Hiking with Ham Radio

One of the most important challenges with amateur radio, or ham radio, is communication over mountainous areas to remote regions. Natural obstacles, lack of different near repeaters, and logistic limitations make backpacking or hiking when handling the Ham Radio difficult. 

Anyone new on the Ham Radio, this technical challenge may be daunting. There is a lot of information about ways to overcome radio specification, a frequency of repetition, and natural barriers to the Internet. 

However, most of the resources are spread out, a new ham radio operator needs to spend dozens of hours in research before deciding whether or not to have hiking Radio on a backpacking trip.  

This article will discuss various ways that you can overcome many challenges that hiking on Ham Radio. First of all, I'm going to cover the most important step to handle Ham-Radio-Licensing.  

You must be licensed to send any frequency that is restricted by the FCC to use the amateur radio. Though some may realize this demand to be daunting, there are several resources obtainable for brand new hams, like the communicating queries themselves. 

There are 3 different types of amateur radio licenses: technicians, general, and additional. For most hikers, a technician license to successfully be able to communicate within the backcountry. VHF repetitions are very common, and VHF receptions are adequate in several remote areas. 

Being told, a general license will give you the choice of tools, and the most flexibility with the available frequency. An additional license will overkill in many cases, but if you're a high-achievers, choose it!  Once you get your radio license, it will take time to talk to the radio.  

With ham radio equipment, the size and weight of radio are proportional to the number of power it'sTo keep it simple, you should use smaller backpacking and that's will be better for you carrying, however, you’re getting to leave features and reception. The simplest compromise for backcountry communication will be a hand-held radio.  

Portable radios area the bulkiest and heaviest (8 lbs is typical), whereas a handheld radio is less than a pound. Most portable radios can permit you to speak over HF frequencies (allowing you to overcome natural barriers, in several cases), although in some areas handheld radios may be vulnerable (for example, narrow canyons). 

Most hand-held radios can solely transmit VHF/UHF, your goal with these radios can reach to repeat (which is often located in Mountain Bait or Long Hills) in order that your weak signal will be retransmitted to different ham users within the space. 

Coverage with a VHF radio usually maxes out at around 50 miles, and an HF radio will communicate for hundreds or thousands of miles. The other important element of any radio you choose - a good antenna. 

If you’ve good antenna and your handheld radio still can’t contact a local repeater, means it doesn’t make much sense to take your radio with you, does it? Before you get pissed off with ham radio, there are still some options left. First, you can buy or make a good Yagi, a directional antenna.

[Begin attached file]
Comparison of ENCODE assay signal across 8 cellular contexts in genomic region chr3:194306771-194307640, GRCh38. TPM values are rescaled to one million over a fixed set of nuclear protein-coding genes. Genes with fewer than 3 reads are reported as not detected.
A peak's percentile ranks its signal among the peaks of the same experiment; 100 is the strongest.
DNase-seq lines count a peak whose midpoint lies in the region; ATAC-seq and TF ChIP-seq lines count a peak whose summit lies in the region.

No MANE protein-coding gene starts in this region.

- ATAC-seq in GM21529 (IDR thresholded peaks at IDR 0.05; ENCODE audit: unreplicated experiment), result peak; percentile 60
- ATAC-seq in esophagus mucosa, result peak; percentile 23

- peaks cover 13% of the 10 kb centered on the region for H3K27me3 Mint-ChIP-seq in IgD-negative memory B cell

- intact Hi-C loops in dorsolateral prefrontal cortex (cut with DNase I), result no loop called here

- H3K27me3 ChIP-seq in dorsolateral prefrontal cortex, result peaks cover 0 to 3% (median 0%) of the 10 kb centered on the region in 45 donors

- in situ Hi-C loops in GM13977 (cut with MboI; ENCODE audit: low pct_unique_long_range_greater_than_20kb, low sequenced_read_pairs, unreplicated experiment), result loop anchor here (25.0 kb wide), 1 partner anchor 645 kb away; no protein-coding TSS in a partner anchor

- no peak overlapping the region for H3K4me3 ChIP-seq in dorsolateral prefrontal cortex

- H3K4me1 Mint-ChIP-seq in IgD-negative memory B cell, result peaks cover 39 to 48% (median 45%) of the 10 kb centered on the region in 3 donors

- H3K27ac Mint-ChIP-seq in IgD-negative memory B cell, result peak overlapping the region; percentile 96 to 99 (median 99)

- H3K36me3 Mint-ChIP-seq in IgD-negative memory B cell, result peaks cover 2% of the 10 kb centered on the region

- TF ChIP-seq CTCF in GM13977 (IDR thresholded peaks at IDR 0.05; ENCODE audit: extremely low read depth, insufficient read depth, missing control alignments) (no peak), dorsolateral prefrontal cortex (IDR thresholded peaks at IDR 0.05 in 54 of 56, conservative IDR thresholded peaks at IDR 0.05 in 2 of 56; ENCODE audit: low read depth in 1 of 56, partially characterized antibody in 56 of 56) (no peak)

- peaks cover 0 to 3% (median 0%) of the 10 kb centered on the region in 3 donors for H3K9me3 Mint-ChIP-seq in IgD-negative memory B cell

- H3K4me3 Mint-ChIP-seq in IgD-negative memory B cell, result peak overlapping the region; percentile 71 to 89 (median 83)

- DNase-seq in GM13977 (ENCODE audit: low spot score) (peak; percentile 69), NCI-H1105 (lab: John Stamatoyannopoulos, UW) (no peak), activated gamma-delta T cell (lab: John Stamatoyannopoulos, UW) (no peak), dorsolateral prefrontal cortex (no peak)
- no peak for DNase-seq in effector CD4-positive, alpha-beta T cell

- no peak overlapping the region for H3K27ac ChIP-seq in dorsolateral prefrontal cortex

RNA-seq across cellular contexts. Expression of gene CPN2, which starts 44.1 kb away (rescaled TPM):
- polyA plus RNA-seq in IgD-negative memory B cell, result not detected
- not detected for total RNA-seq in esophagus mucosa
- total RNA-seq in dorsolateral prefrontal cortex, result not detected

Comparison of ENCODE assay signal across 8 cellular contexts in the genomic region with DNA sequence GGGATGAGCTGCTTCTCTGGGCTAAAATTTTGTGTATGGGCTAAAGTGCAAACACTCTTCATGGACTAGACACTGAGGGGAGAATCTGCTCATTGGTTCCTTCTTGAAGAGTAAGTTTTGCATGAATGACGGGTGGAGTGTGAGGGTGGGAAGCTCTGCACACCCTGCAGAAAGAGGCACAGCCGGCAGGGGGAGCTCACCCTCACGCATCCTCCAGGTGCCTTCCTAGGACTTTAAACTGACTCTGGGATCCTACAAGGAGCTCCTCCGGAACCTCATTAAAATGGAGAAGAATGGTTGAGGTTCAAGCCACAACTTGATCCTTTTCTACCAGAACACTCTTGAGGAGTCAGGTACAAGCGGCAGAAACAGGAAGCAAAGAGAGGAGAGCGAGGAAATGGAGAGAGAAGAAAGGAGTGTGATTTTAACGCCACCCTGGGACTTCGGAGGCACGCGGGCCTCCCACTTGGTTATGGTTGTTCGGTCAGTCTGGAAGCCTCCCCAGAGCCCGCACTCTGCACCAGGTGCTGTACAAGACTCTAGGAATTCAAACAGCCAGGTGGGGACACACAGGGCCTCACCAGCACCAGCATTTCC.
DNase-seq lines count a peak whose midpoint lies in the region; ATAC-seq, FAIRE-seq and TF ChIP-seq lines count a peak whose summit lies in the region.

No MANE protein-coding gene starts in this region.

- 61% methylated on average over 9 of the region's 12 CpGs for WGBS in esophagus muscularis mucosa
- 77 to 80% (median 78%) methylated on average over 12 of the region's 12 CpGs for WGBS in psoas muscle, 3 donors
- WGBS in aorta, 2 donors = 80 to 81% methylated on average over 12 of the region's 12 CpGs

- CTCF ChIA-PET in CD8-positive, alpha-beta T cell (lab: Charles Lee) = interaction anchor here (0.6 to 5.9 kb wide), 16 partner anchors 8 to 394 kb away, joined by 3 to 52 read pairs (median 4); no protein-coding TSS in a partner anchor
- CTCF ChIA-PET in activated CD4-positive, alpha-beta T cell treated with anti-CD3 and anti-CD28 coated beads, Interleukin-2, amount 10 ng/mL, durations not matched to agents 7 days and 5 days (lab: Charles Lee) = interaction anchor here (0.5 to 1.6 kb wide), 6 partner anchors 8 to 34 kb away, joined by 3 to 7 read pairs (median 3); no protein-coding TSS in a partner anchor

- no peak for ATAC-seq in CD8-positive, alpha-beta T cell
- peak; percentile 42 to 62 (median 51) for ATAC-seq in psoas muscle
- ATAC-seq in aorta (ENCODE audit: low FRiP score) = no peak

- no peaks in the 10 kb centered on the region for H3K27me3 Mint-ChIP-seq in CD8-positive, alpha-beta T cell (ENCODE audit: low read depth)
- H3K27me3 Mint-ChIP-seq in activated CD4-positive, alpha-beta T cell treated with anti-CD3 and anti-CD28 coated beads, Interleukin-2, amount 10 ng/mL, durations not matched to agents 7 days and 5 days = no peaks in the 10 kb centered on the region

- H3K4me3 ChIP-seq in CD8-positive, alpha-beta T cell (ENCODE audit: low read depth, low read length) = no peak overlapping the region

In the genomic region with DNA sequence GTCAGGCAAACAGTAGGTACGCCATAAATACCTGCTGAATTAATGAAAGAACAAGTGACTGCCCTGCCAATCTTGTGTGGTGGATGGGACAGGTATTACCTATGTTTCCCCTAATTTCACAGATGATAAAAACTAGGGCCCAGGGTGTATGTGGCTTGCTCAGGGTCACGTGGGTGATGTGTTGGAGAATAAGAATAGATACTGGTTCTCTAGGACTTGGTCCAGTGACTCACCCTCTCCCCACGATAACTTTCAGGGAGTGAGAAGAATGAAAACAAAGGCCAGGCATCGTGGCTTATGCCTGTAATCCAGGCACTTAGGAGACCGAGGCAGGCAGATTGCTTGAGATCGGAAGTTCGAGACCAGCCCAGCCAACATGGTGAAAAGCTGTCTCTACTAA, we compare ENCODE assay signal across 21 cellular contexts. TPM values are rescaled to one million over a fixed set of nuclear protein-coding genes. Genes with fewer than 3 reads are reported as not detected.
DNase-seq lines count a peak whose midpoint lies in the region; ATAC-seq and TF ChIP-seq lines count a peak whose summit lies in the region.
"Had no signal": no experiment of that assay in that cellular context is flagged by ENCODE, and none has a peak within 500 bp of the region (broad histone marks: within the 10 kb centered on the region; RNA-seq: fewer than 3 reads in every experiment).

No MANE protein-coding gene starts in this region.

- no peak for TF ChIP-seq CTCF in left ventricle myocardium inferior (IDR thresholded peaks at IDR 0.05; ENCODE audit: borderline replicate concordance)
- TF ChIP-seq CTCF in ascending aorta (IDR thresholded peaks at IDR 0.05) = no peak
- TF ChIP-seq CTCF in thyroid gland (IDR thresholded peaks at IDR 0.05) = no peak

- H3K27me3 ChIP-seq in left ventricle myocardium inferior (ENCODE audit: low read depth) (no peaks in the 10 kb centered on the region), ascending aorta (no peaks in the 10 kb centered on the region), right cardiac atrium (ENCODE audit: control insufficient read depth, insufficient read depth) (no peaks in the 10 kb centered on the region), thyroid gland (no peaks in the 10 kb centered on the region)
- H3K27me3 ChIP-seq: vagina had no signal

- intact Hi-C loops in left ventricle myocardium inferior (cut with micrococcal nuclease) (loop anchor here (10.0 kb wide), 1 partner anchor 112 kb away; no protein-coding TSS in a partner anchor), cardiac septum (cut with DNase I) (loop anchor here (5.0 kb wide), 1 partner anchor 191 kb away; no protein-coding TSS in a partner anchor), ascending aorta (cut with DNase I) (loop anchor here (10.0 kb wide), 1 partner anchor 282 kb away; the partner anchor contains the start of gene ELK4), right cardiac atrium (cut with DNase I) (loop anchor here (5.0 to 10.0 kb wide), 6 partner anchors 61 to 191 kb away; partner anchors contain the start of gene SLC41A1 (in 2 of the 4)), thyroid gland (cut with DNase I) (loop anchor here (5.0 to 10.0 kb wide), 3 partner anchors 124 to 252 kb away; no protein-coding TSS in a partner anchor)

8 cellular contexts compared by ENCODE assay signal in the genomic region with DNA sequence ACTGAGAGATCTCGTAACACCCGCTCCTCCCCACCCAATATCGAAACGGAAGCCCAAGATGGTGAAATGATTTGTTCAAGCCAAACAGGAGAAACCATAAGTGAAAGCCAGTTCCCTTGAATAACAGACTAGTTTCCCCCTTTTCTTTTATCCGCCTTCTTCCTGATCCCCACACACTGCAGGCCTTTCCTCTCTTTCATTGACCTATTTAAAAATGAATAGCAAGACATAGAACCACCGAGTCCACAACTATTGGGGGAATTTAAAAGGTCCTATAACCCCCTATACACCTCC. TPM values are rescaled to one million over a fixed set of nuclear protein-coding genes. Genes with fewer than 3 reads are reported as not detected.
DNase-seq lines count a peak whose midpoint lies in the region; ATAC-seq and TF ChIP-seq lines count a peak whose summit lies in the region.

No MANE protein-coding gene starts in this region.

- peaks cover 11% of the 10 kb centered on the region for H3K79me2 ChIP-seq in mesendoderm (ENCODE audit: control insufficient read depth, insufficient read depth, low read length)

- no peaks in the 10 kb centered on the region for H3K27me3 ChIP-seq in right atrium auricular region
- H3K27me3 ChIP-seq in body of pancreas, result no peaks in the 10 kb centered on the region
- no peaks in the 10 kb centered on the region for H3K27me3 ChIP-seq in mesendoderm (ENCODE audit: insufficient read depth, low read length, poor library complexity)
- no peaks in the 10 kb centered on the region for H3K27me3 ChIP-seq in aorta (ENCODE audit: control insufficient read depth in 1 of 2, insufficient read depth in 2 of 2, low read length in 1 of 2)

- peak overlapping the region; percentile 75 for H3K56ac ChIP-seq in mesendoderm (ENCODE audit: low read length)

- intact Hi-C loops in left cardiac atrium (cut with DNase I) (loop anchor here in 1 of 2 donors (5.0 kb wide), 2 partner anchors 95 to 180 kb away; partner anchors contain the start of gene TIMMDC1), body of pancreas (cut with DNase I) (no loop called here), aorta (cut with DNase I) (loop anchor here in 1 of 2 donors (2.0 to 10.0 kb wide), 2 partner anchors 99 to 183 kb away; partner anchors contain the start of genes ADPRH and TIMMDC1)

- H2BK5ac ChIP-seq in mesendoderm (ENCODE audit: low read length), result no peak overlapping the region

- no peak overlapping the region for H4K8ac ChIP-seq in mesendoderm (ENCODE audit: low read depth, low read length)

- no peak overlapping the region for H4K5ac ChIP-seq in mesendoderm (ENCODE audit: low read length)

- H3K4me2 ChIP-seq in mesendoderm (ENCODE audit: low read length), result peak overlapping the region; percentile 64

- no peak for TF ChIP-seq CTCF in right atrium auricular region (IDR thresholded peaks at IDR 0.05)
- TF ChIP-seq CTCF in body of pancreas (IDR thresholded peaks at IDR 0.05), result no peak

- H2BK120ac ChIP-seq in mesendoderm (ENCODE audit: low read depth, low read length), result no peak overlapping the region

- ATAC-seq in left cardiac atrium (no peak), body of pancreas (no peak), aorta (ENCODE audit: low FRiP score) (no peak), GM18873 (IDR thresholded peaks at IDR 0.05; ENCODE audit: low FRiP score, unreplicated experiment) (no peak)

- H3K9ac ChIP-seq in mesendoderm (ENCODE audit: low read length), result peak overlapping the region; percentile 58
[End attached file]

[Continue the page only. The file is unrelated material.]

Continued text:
This is able to permit you to mirror the energy from your radio off of mountains, wherever they'd then strike your native repeater (using knife-edge diffraction), or t can be an accustomed purpose within the direction of your native repeater if obstacles don't seem to be a tangle. 

Let’s say that you’ve tried all of those antenna tricks although, and you continue to don't have any reception in the wilderness- what then?  

At now, you’re running out of choices. You’re attending to ought to pay some cash either method and whereas nobody desires to pay cash if they don’t need to, the next two solutions will work in most situations. You will need to buy another radio, antenna and possibly an extra battery. 

The most variations between these 2 solutions are the complexness of the setup, overall weight in your back, and also the convenience of VHF repeaters within the space you wish to hike in. 

One last technology that's helpful whereas carry is APRS, or Automatic Packet reportage System. APRS has been designed so that you can send a short message about your location, status, or perhaps with reference to however your day was or even your daily email service to your favorite person. 

EMAIL-2 accepts the message you send and releases it with the specific destination you specify - that can be the email address of most cellphone carriers. To use APRs for you, your radio must support it (you can purchase a TNC module for your radio, if it does not formally support APRS), and you must have a great reception of an APRS digipeater. 

Hiking with a ham radio requires special tools and solution, skills, and sometimes luck. With a reliable setup to test the area before your backpacking trip, you will be surprised how easy everything is together, and how easy it is to contact the outside world.

It's been said, you have to check your equipment many times before moving towards the desert. Ham Radio can sometimes be final, and you want to work with your setup before hitting all "bugs" on your layout.